In the fall, the Ohio Valley was pummeled by the Hurricane Ike. Last week, it was iced over by a savage storm. On Sunday morning, nearly 700,000 people were without power in Kentucky alone.
As late as Sunday morning, more than 700,000 people in Kentucky alone are still without power, nearly a week after an ice storm ravaged the state. The damage was visited on other states as well, but Kentucky was the hardest hit.
On Saturday, Kentucky Gov. Steve Beshear deployed every National Guardsman in the state. There were roughly a dozen deaths in the state, mainly from carbon monoxide poisoning. (One man had been burning a charcoal grill inside his apartment.) Officials asked Kentuckians to leave their homes, but, being Kentuckians, many stayed put. “Too many people are trying to tough it out at home,” Lt. Gov. Daniel Mongiardo said.
As utility companies considered employing tanks to reach their most isolated customers, some Kentucky officials were asking their people to leave the state — to pack up and move to some other place where there was power, food and warm shelter.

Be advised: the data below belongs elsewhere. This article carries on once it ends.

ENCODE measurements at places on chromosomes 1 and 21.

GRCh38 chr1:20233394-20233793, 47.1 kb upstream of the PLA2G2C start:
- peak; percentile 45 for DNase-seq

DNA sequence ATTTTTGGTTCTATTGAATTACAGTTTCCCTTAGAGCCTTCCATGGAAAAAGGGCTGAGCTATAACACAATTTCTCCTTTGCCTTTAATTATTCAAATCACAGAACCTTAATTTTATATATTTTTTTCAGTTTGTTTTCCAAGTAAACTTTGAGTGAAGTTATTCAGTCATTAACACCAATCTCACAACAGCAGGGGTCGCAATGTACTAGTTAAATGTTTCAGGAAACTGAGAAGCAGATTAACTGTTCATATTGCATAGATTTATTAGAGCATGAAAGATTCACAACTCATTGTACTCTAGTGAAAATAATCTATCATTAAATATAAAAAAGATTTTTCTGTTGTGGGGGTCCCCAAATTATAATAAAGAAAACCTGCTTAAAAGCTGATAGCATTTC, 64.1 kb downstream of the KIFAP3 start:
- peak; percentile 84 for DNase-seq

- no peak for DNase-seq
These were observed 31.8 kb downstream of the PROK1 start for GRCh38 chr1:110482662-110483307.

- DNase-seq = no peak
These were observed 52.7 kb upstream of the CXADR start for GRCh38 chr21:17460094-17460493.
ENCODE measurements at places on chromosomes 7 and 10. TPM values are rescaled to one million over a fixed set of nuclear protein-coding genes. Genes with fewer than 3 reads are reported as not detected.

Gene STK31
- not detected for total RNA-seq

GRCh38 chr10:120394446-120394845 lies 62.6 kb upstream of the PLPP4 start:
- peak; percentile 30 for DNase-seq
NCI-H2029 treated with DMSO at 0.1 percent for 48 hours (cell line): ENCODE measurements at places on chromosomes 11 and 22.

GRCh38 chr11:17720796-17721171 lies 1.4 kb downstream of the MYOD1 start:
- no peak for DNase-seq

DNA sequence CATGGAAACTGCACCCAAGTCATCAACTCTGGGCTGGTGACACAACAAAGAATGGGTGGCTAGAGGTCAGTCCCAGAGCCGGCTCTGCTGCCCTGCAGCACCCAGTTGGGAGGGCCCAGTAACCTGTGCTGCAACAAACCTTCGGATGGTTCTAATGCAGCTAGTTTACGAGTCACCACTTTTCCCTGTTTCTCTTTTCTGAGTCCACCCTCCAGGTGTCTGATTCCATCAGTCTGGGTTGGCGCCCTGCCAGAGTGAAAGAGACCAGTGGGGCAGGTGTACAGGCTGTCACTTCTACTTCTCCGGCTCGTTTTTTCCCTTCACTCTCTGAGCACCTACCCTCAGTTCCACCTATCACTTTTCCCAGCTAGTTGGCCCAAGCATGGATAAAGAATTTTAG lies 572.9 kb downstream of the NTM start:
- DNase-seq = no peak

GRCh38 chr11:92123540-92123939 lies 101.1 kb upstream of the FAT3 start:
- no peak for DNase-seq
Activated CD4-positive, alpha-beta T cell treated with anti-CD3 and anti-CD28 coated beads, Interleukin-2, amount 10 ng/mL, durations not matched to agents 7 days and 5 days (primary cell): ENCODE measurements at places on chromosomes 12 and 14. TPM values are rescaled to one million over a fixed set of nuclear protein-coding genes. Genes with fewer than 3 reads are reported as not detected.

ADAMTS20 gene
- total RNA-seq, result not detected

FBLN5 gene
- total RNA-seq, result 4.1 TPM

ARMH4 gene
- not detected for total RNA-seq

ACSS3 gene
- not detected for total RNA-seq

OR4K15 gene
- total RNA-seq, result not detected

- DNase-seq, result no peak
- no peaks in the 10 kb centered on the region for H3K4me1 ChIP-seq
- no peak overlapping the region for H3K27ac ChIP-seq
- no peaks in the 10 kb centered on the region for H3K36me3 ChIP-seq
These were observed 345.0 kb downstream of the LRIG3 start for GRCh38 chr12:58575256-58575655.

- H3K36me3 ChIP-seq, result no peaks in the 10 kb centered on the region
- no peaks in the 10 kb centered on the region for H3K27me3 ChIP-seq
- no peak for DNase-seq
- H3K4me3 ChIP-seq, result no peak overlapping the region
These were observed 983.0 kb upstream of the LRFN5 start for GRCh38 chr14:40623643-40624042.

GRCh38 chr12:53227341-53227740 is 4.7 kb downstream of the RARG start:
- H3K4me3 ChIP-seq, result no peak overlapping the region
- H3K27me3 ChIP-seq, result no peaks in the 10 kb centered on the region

Click to the next page to hear what the ice storm sounded like in Western Kentucky — the tinkling of falling ice and the crack of falling trees. And there you can find the links to other work by photographers in the slideshow above.
Circulating, one of the photographers in the slideshow, lives in Western Kentucky. She recorded the sound of the ice storm, and wrote: “B and I stood at his open garage door on Tuesday evening as the ice storm raged around us… all power was out so there is nothing much to see here except a few beams shone from his flashlight…the sounds of the raining ice and the crashing trees however was pretty scary…I cried a little and we held hands and prayed.”
Here are links to other work by the photographers in the slideshow:
Allen Bush writes about the ice storm at the HumanFlowerProject.